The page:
Racial Justice and Marijuana Legalization

Politics Wade's World

            New Orleans       When it comes to drugs of any kind, I’m cautious, conservative, and, frankly, boring.  I worry about taking aspirin or ibuprofen, because I want to “save” them for when I really need them.  When it comes to something like marijuana, I took my tokes when a joint was passed around in my first year of college, and I inhaled it, but I can honestly say I have never bought it, stashed it, or thought I was missing something.  It was a political decision that I made firmly personal.  I have never hesitated to take an arrest for my work, but I wasn’t going to give our opponents an easy layup to attack us over some petty drug charge.  It was as simple as that.  It was banned around our offices and work as organizational policy #4 for a long time, entitled something like, “There’s a reason they call it dope.”  I wasn’t a prude about it, nor did I particularly care what people did on their personal time.  We didn’t discriminate — we also kept alcohol out of the offices and meetings as well.  It all just went with the territory.

But, saying all of that, I’m totally down for legalization, especially because of the way this has been weaponized by the police against racial minorities and the young. That was the subject of my conversation with Tahira Rehmatullah on Wade’s World about her argument in Waiting to Inhale:  Cannabis Legalization and the Fight for Social Justice.  

Tahira came to this campaign when she was drafted by her mother as a younger woman to find out about medical marijuana to give her grandmother some comfort in her illness.  One thing led to another, and she has been in the business and an advocate for change with groups like the Last Prisoner Project.  Make no mistake, a huge part of the ongoing campaign involves freeing the 40,000 people who remain in prison for nonviolent, simple drug arrests, with 60% of that group being minorities.  There was action for some in federal facilities, but many in state lockups remain imprisoned.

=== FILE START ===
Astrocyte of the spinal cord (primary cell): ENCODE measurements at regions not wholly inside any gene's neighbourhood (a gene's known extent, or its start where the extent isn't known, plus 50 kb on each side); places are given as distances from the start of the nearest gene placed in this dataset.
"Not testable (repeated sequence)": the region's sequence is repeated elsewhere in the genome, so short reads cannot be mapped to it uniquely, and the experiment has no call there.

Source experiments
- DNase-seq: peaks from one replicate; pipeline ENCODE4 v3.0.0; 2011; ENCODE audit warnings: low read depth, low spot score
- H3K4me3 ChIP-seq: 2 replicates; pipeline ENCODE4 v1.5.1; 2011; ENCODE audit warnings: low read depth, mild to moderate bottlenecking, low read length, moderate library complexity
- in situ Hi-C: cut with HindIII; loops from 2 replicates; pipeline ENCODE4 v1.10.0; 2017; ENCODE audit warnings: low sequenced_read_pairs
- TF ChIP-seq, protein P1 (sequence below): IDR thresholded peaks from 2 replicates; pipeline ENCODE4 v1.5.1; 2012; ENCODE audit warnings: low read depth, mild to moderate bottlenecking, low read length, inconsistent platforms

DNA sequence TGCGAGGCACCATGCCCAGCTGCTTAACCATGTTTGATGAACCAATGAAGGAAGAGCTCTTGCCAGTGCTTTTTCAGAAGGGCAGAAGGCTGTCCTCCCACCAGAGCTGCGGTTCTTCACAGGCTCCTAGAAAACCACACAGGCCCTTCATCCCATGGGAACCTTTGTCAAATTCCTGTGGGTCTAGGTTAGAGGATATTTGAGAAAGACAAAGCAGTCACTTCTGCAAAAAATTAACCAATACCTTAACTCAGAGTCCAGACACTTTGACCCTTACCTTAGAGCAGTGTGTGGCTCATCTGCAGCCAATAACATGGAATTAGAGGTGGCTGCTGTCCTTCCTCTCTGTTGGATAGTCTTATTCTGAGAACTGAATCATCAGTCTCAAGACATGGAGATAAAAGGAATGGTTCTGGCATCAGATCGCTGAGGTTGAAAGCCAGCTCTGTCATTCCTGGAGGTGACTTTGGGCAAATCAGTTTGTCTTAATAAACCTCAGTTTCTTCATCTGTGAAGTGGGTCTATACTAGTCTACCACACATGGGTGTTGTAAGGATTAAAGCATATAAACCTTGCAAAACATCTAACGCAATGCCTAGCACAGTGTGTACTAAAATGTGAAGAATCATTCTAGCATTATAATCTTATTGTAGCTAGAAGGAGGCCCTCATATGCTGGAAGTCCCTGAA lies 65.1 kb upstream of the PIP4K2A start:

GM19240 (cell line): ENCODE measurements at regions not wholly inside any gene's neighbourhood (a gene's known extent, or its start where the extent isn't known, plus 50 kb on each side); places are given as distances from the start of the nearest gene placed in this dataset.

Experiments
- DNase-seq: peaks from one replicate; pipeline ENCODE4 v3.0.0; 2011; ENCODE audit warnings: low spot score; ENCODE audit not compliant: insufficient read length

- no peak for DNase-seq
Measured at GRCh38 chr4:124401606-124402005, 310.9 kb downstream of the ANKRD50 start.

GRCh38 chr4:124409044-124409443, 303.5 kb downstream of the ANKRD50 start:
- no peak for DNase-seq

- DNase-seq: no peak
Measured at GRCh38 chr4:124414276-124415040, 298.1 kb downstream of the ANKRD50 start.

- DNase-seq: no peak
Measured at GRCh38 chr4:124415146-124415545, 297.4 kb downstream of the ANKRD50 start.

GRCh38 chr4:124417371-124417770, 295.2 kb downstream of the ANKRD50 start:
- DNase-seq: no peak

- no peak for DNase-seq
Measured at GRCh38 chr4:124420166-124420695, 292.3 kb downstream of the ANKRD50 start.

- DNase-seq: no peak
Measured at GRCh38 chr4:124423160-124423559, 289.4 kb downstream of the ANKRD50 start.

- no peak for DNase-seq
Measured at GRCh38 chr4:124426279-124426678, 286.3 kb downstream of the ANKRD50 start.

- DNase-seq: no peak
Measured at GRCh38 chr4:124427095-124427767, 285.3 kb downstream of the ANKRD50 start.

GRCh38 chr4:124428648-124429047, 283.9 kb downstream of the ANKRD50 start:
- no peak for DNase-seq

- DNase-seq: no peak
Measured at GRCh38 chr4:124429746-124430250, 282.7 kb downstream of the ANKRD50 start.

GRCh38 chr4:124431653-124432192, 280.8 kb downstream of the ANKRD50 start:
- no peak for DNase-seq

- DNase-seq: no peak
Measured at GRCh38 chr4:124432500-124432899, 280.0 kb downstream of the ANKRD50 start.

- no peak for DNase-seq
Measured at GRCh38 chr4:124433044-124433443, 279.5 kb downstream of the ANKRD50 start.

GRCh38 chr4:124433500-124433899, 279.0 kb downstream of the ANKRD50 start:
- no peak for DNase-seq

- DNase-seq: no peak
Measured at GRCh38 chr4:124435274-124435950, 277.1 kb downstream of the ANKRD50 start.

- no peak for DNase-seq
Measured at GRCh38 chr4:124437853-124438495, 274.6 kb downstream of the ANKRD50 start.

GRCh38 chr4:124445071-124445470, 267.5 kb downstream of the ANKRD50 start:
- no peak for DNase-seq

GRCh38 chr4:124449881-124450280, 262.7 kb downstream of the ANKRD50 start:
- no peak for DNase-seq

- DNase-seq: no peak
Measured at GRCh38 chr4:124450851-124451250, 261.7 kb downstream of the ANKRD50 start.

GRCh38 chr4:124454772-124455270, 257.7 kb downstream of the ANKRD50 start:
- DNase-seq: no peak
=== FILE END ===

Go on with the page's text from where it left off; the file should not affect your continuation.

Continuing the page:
Another critical part of this campaign is expungement of criminal records for those who were busted in the past in places where cannabis is now legal.  It is well established that any record is a bar to jobseekers.  Embedded with other charges, this can impact everything in someone’s life and future.

Tahira has experience on the commercial side of this problem as well.  The book documents closely how devastating the nation’s drug policy has been to minority communities, but despite the claims of some of the states to offer minority businesses the opportunity to now serve these communities, it’s not happening.  In some cases, large financial interests are using people to front their applications in order to scam the system.

It’s hard not to agree that we desperately new a new drug policy from top to bottom.  Consensus is hard, but taking steps to stop the racial injustice can’t wait any longer.